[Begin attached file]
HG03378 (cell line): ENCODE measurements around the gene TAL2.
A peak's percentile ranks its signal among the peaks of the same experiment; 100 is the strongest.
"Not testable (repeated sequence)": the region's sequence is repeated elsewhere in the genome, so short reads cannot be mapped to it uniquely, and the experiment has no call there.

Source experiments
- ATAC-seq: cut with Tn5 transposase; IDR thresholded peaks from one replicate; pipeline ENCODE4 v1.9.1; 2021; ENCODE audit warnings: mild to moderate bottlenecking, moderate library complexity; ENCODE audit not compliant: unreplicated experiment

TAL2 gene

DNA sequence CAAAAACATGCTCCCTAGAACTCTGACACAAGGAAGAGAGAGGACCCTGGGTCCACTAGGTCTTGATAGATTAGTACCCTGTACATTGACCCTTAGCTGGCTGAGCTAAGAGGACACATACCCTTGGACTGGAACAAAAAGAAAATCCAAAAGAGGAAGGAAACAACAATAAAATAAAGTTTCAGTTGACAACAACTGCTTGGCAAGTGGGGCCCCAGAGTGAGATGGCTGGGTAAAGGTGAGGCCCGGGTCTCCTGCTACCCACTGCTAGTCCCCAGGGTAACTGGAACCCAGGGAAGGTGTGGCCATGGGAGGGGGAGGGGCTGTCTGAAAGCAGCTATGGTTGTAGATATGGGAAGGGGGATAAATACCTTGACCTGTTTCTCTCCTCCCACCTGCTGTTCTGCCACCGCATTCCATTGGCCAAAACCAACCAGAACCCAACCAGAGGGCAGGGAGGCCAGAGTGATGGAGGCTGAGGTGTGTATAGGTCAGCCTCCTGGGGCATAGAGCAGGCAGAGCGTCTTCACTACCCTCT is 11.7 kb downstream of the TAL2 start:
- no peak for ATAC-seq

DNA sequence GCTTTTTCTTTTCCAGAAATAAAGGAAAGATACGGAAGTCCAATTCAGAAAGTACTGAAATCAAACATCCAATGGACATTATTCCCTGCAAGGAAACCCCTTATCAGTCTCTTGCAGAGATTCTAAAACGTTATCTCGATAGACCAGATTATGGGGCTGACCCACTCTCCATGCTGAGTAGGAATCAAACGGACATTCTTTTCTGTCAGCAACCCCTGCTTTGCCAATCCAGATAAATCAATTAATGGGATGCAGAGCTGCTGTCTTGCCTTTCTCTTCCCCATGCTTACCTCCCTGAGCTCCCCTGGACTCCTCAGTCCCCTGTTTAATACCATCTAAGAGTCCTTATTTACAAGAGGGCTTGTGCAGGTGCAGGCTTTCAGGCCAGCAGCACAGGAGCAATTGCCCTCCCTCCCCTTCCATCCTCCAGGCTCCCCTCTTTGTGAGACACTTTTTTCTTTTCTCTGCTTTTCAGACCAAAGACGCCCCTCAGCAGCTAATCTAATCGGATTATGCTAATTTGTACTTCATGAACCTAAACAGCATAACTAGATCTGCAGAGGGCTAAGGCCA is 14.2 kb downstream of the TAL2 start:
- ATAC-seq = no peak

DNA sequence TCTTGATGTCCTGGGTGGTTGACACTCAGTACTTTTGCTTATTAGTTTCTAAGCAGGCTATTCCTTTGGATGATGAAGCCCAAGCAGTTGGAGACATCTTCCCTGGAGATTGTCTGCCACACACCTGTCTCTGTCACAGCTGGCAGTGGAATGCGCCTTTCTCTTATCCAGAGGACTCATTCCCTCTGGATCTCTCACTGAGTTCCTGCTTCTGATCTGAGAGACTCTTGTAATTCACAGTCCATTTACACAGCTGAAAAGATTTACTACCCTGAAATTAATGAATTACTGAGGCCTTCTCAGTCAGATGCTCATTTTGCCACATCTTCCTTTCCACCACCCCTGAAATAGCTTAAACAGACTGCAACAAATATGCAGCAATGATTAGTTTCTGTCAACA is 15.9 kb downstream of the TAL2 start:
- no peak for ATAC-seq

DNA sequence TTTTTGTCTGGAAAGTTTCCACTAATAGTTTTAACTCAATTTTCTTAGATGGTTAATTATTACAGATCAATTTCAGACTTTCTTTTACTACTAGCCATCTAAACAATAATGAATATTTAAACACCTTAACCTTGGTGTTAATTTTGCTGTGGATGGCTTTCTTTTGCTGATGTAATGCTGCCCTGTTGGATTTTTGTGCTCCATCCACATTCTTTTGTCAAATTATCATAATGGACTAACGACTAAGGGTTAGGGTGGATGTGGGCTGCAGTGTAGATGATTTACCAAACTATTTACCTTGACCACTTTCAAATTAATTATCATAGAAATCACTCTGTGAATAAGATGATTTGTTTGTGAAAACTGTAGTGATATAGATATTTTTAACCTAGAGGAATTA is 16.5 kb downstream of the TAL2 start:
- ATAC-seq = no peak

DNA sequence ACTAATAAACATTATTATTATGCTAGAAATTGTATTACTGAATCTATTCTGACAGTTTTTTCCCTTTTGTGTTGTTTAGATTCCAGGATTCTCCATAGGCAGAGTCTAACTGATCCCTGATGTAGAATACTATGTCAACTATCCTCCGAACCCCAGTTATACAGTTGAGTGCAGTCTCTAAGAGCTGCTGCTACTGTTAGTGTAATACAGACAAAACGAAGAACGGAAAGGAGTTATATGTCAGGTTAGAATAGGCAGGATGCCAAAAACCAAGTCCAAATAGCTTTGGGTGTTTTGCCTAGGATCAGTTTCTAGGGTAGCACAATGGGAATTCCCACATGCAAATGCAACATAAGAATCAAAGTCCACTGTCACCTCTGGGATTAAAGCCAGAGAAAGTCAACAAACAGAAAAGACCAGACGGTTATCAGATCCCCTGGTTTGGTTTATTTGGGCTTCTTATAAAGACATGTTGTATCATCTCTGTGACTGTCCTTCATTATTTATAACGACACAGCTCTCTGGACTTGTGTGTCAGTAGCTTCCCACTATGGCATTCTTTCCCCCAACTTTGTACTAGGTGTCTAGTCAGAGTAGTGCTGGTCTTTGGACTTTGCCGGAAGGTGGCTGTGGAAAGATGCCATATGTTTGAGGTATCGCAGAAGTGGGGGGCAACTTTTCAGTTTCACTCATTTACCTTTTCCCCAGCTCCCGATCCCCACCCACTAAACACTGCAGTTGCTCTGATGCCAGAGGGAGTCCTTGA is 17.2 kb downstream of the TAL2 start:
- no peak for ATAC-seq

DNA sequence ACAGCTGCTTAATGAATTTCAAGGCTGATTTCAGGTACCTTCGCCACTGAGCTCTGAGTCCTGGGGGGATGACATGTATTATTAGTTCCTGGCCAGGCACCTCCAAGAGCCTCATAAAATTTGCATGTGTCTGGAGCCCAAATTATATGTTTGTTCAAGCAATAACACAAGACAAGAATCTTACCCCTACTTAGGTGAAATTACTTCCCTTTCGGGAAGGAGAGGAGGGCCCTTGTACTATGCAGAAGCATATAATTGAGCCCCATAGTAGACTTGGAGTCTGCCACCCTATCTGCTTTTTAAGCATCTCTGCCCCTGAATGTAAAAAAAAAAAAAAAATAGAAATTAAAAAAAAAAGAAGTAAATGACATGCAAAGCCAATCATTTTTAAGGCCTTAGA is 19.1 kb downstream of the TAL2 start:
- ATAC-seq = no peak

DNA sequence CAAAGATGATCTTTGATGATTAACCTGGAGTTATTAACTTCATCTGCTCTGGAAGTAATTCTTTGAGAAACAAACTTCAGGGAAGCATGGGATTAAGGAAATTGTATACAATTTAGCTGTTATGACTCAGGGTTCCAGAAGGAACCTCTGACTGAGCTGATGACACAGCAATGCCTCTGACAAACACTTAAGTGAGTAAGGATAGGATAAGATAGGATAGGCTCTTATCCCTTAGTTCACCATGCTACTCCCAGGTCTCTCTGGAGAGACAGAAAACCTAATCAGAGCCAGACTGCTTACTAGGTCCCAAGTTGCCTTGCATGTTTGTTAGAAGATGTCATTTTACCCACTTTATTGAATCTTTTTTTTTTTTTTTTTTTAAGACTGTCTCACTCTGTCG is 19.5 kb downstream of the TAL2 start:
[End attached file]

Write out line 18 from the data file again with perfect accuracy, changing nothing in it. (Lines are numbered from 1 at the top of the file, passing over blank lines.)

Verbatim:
- ATAC-seq = no peak